twitter shadow

Setting up a satirical or parody Twitter account could land you in jail, according to Peoria, Ill. police.

Police officers raided a home on Tuesday hoping to nab the person behind the now-suspended Twitter account of @PeoriaMayor — seizing computers, phones, and bringing in several people for questioning, AP reported.

"They brought me in like I was a criminal," Michelle Pratt, 27, told the Peoria-Journal Star. "They said they had a search warrant and took all the electronic devices that had Internet access. They said there had been an Internet crime that occurred at this residence."

The alleged "internet crime" was the creation of the fake account months ago that parodied Mayor Jim Ardis, complete with his photo and city email address. At the time it was made, it did not include a parody label, although it was updated to reflect that in March.

Police are investigating the account for impersonation of a public official, a Class A misdemeanor punishable by a fine of $2,500 and up to a year in jail, Police Chief Steve Settingsgaard told The Star.

Since the account has been suspended, Business Insider was unable to see what types of tweets were posted, but the Star reported it having repeated references to sex and drugs, along with comparisons to Toronto Mayor Rob Ford.

Twitter allows parody accounts, but requires users to make clear the account is not the real thing.

SEE ALSO: Twitter Restores Popular NY Times Parody Account After Huge Uproar

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A world where teleportation is possible and human organs are primarily grown in labs may only be 50 years away.

At least that's what Americans think, according to a new survey.

The Pew Research Center has published a new study detailing how Americans see the future of technology and science.

Pew conducted a phone poll of 1,001 American adults living in all 50 states between February 13 and 18 to come up with its results. 

Here are some of Pew's most interesting finds:

  • 39% of those polled believe that scientists will have developed the technology to teleport objects.
  • 33% expect that humans will have colonized planets other than Earth.
  • 19% believe that humans will be able to control the weather within the next 50 years.
  • 81% think that people needing new organs will have them custom grown in a lab.
  • 51% believe that computers will be able to create art as well as humans do.

Pew Research also delved into whether Americans are receptive to these types of cultural and technological changes. In general, the majority of Americans (59 percent) thought that technological advancements will lead to a future where people's lives are mostly better, whereas 30 percent expressed the opposite opinion. 

One of the more troubling prospects, however, seems to be the concept of "designer babies." The majority of those polled (66 percent) think it would be a change for the worse if "prospective parents can alter the DNA of their children to produce smarter, healthier or more athletic offspring," whereas 26 percent said it would have a negative effect.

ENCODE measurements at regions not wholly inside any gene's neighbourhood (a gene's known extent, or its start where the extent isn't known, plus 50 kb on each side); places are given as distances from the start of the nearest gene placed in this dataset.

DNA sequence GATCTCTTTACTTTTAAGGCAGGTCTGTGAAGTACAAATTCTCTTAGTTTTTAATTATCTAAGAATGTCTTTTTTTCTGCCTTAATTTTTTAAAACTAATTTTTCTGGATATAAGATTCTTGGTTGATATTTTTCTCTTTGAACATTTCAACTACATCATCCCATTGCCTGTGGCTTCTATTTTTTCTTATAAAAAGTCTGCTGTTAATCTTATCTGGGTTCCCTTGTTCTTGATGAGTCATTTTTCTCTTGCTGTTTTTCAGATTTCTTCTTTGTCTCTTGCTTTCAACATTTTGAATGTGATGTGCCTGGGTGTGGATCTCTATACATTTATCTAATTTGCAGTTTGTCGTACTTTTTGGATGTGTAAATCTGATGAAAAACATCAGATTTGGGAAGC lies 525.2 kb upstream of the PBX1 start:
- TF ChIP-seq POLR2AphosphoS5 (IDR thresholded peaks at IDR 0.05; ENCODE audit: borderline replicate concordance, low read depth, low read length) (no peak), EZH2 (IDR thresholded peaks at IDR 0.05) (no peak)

When it comes to technology that seems more plausible in the near future, such as wearable tech, the majority of Americans weren't as receptive. Most of those polled (53 percent) think it would be a bad thing if "most people wear implants or other devices that constantly show them information about the world around them." Just over a third (37 percent) think this would be a change for the better.

Computerized implants may be a bit far off, but some Americans are already showing their disapproval toward wearable gadgets. Several bars, including a few in San Francisco and Seattle, have already banned patrons from wearing Google Glass due to privacy concerns. 

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Frustrated at computer

Have you ever gotten frustrated after combing through search results that aren't even related to what you're seeking?

Or how about having to repeatedly press the back button in Google Chrome to find that website you saw about eight pages ago?

Google is loaded with tips and tricks that make it easier to search for content and navigate websites.

Even if you've read dozens of tip articles and claim you're a Google expert, chances are there are a few hidden gems you've yet to uncover.

Here are a few hacks that will help you zip around Google Search and Google Chrome like a pro.

Use two periods to set a range in Google Search


When shopping, most people are seeking items within a designated price range. Google allows you to set this range by typing two periods between numbers. This cuts down on the keystrokes needed to perform your search and cuts down words, making it easier for Google to pull up exact results. For example, if you're trying to find a camera between $50 and $100, you'd type "camera $50..$100" as shown above. 

Hold the back browser button to see your history


You don't need to click the back button a million times to navigate back a few pages. Just hover your cursor over the back button and hold the left click button down. This will pull up the last several pages you've visited along with an option to view your full history.